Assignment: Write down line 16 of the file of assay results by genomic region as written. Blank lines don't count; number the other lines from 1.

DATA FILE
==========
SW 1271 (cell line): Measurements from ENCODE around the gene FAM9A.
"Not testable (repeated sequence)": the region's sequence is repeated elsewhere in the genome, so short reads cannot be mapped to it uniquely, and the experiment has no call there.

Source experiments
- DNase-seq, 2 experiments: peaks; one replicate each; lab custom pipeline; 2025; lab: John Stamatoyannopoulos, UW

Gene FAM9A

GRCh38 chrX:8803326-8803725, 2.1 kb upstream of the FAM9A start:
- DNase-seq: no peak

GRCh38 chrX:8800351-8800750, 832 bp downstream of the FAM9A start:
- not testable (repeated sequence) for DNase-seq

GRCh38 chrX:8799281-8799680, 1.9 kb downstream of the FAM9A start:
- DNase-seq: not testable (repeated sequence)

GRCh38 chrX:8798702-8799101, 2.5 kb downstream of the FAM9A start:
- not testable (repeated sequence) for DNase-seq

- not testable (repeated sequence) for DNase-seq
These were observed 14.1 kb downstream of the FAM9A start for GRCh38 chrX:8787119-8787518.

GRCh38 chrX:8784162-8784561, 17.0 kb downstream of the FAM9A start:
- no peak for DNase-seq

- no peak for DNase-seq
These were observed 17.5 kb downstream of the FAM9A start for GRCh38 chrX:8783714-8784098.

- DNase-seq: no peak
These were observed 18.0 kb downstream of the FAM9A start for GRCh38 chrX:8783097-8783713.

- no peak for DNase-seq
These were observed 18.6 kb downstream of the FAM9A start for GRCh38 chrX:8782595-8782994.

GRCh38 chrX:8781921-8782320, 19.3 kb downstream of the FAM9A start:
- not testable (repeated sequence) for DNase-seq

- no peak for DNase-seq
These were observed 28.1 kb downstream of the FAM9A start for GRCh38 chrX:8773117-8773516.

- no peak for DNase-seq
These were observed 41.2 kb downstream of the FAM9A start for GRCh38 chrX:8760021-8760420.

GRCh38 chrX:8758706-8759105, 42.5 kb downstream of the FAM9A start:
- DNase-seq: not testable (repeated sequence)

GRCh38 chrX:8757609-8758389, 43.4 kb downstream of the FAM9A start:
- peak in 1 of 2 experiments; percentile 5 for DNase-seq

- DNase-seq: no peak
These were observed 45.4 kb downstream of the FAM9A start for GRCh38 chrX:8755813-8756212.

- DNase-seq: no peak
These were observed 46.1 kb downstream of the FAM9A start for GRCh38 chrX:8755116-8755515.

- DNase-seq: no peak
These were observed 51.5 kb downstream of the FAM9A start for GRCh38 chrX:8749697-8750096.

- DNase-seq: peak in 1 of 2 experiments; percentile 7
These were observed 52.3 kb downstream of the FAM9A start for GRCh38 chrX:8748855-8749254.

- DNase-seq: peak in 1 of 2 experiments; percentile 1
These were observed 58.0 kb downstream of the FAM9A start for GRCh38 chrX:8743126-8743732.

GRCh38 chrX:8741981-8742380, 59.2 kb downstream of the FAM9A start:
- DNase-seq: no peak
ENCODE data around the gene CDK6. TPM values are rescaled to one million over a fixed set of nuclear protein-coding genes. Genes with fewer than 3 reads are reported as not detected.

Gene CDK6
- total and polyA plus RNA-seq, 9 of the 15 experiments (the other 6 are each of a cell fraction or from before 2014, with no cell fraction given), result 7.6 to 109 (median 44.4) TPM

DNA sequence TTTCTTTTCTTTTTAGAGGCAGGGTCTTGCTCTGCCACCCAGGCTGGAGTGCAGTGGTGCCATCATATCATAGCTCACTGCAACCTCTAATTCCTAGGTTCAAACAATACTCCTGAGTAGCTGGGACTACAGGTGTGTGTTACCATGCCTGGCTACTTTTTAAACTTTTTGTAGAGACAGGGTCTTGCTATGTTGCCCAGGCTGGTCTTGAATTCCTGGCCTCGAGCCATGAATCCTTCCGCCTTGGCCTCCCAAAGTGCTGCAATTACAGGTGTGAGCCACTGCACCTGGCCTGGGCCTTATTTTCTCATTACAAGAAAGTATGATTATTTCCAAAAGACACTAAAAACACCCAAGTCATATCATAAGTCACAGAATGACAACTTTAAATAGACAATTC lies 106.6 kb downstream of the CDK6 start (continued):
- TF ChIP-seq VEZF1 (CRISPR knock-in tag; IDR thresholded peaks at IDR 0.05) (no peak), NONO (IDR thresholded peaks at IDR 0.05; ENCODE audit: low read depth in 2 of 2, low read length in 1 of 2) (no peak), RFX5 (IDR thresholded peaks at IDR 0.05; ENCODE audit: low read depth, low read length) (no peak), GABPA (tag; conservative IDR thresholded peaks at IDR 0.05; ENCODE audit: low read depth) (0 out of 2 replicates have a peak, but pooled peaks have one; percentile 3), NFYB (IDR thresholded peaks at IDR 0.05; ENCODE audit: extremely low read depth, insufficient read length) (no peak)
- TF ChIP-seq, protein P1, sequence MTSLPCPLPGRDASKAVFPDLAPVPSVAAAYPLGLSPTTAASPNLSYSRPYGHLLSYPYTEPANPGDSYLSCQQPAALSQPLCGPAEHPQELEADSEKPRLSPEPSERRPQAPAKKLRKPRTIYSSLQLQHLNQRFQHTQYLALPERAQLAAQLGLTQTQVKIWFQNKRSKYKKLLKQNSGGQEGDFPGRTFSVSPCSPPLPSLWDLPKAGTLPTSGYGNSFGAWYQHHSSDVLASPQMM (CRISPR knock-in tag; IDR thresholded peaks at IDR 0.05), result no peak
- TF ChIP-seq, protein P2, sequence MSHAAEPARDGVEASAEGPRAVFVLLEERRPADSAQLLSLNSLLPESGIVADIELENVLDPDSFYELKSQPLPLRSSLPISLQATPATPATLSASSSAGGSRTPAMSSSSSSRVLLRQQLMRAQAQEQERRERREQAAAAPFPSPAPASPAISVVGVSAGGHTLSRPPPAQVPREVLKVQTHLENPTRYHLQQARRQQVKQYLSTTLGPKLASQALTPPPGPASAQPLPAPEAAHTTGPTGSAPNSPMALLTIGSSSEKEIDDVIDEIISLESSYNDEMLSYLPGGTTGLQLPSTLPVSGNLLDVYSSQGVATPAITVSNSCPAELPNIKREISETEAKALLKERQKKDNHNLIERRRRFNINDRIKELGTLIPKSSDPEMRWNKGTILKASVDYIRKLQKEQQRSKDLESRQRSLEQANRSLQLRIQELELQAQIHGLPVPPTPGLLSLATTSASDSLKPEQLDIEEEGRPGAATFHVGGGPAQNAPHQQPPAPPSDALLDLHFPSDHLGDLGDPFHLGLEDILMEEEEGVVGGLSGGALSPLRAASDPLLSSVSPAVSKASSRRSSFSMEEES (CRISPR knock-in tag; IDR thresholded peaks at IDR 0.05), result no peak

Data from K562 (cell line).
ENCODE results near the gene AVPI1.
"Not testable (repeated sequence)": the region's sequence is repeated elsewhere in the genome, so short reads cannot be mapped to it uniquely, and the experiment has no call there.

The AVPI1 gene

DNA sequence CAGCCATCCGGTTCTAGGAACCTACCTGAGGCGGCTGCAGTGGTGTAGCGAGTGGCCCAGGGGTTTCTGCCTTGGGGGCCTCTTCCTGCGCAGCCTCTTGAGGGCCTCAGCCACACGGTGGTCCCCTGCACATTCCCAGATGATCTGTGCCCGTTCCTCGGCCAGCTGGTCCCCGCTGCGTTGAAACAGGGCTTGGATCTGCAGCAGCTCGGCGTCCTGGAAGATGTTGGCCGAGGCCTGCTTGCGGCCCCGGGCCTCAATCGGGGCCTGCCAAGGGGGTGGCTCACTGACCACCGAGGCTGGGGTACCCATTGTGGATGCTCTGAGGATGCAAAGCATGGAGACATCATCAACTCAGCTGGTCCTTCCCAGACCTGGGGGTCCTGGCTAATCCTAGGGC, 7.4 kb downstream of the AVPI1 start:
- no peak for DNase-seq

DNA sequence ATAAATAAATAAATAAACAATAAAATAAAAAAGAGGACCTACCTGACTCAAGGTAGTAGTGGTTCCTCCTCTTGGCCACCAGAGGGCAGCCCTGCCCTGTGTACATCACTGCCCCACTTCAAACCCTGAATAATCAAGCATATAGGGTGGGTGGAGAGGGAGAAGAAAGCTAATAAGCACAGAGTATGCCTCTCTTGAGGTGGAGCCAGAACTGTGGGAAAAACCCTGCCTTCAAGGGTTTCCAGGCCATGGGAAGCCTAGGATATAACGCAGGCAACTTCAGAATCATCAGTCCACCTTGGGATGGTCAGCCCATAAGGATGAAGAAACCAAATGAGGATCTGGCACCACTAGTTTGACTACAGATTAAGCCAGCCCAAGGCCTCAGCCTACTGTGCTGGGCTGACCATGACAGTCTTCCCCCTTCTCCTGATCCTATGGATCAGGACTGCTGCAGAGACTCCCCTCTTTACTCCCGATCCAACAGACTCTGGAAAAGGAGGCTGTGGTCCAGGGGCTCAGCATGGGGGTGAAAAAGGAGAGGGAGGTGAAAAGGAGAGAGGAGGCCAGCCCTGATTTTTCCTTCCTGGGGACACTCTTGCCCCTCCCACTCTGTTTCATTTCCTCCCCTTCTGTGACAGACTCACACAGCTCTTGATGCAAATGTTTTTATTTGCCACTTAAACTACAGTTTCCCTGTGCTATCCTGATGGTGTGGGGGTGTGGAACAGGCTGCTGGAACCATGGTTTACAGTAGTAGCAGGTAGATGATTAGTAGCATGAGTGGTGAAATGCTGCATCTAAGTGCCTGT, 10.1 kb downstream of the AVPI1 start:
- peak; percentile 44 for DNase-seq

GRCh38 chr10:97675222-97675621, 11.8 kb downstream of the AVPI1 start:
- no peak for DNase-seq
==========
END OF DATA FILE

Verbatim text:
GRCh38 chrX:8784162-8784561, 17.0 kb downstream of the FAM9A start: